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Muro

muro, mallorca (majorca)There is evidence of people living in caves around Muro about 2500 BC while there are remains of a walled enclosure at Son Perera Vell, east of the village. Romans also lived in the area but the name Muro comes from the Arabic name for fortification wall; Muruh because the local Mares sandstone was perfect for building. Quarries are found all around the area and there are several next to the roundabout on the road to Sa Pobla where there is a statue of a quarryman.

While Muro is now a thriving village, back in the 13th Century it was a dangerous place to live. The nearby Albufera swamps came up to the edge of the village and the brackish water attracted mosquitoes and marsh fever was rife. While the villagers left from time to time, but they kept returning.

An attempt was made to re-establish the village at the end of the 13th Century and the fimuro, mallorca (majorca)rst Church of Saint John the Baptist dates from this time. The people worked together to build their community and while the farmers provided livestock and food, the tradesmen made what they could. Everything was shared and guilds secured incomes, supported shops and provided training facilities.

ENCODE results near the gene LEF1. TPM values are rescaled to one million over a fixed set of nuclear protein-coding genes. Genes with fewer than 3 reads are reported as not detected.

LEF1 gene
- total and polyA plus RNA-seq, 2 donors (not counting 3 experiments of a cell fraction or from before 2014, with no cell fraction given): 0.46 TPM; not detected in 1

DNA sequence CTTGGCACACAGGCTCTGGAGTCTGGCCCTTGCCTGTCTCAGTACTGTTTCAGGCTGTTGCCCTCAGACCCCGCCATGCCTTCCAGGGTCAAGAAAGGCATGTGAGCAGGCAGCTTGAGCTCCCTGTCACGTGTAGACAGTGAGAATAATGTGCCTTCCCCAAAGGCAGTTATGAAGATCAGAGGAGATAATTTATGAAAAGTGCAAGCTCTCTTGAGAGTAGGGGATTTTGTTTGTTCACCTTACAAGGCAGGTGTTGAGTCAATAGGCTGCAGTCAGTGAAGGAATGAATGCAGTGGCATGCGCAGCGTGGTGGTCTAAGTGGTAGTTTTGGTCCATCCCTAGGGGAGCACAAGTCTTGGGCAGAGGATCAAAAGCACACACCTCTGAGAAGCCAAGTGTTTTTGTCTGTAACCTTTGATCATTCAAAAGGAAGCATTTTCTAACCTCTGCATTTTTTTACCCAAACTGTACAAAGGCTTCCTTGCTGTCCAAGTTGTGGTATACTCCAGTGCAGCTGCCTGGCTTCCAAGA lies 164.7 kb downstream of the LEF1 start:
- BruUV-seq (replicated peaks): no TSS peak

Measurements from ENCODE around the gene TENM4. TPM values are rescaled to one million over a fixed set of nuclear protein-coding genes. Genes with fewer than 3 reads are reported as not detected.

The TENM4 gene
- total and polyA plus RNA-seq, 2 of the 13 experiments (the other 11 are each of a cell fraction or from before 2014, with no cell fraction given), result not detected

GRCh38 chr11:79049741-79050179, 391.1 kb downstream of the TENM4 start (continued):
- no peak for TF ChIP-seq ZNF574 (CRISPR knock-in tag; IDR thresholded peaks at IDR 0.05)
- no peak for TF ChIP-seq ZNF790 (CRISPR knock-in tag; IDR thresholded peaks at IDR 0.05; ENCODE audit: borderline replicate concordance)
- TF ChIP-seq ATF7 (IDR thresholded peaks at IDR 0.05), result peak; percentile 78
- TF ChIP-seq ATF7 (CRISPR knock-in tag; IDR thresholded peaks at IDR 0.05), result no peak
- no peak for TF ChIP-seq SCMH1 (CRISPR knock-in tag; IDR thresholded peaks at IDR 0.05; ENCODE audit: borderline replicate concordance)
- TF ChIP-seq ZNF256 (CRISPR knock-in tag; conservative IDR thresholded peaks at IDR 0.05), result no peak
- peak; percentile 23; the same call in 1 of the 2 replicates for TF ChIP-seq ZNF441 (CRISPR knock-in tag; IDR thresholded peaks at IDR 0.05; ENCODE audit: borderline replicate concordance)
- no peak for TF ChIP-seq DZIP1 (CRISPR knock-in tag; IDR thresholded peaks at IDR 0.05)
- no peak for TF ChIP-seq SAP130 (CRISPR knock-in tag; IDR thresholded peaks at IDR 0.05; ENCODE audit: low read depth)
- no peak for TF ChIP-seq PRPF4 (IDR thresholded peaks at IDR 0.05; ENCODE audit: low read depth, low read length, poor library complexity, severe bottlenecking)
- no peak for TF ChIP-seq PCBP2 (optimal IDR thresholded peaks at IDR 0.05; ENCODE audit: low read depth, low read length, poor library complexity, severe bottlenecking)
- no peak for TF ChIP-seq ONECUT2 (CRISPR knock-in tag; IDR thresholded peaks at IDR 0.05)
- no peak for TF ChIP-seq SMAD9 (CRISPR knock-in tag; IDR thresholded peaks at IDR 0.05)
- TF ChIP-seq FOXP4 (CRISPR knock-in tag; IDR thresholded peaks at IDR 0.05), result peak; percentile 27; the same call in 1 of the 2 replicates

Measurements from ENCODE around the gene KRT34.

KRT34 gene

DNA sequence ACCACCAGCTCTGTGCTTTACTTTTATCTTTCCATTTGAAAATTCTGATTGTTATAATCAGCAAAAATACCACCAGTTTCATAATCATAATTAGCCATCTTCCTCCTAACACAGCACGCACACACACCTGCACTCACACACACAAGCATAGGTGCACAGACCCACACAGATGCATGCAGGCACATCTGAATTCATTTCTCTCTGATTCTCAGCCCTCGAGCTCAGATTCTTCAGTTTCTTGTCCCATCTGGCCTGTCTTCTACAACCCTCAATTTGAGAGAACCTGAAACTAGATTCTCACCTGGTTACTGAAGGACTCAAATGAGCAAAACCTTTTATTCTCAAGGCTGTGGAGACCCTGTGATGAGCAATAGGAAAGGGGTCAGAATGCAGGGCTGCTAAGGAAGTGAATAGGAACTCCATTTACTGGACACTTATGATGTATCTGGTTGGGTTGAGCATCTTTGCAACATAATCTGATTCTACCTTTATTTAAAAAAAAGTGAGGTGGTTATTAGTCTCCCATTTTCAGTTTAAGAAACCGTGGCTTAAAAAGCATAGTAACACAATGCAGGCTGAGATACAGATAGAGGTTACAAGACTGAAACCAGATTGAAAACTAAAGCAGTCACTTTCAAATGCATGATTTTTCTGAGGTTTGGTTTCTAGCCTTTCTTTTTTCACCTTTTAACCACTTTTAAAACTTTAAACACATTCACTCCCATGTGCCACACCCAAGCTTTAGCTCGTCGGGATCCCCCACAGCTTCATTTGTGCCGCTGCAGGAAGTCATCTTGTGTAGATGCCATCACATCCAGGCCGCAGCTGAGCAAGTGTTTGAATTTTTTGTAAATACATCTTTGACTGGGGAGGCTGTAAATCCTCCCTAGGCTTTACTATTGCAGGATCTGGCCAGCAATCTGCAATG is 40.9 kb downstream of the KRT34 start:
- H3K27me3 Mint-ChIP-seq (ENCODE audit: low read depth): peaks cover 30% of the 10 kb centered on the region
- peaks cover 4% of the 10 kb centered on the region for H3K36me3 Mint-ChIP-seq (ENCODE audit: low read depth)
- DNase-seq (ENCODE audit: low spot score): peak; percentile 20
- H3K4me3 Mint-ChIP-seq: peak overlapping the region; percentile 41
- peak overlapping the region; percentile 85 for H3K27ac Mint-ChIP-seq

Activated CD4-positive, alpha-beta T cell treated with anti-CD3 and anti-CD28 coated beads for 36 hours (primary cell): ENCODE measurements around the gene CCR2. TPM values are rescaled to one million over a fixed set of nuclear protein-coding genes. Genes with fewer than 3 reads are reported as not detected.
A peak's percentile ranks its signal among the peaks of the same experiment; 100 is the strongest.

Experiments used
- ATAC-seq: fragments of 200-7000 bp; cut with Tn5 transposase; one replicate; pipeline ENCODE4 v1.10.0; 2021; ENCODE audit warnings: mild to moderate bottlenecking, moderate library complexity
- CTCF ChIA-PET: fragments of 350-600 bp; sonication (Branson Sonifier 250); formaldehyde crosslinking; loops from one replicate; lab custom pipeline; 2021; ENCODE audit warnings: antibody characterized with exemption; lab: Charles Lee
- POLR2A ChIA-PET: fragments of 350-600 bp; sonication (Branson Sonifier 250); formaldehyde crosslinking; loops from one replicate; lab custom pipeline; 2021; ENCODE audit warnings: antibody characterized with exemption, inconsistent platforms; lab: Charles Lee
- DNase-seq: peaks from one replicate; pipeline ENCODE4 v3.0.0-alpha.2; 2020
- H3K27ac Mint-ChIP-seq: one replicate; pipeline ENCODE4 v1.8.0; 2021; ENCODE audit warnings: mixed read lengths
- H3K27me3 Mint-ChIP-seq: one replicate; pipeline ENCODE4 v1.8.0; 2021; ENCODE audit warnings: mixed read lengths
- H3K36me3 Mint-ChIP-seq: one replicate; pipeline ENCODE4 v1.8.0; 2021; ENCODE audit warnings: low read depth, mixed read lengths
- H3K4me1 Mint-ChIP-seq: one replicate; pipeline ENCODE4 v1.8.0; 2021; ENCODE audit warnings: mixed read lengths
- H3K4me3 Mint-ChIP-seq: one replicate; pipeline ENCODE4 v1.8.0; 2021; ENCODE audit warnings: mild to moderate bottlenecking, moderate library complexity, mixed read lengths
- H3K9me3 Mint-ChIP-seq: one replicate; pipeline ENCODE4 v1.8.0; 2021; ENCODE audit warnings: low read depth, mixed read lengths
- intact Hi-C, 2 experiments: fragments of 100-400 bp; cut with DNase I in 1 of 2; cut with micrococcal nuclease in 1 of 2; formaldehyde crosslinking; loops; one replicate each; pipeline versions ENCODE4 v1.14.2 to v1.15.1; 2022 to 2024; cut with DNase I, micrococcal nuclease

By working together the farmers were able to drain part of the marshes and take advantage of the rich land. See the Albufera webpage for more information on the wetlands. By the beginning of the 17th Century the church was rebuilt to accommodate the growing community while the free-standing bell tower dates from later. A statue of a small boy by the sculptor Pere Pujol stands outside the front door of the church.

In 1584 the Hermitage of Santa Anna was rebuilt to accommodate the Order of the Minims. The convent can still be found in Convent Square and it now houses the Miquel Tortell Municipal School of Music. There is also Sant Vicenç Ferrer hermitage on the Inca road where the villagers still gather on Easter Monday to remember the tradition of handing out bread to the poor.

At the beginning of the 20th Century the townspeople wanted a bullring and the decision was made to dig a new quarry and sell the stone to raise money to build. The actual ring would be in the quarry while the service buildings would be erected around the lip. The plan was to use some of the stone to clad the seating but it was too poor quality and new stone had to be bought and imported. Once Muro bullring was completed it became an important location on the bullfighting calendar.

Check out more information on Muro on the council website at www.ajmuro.net.


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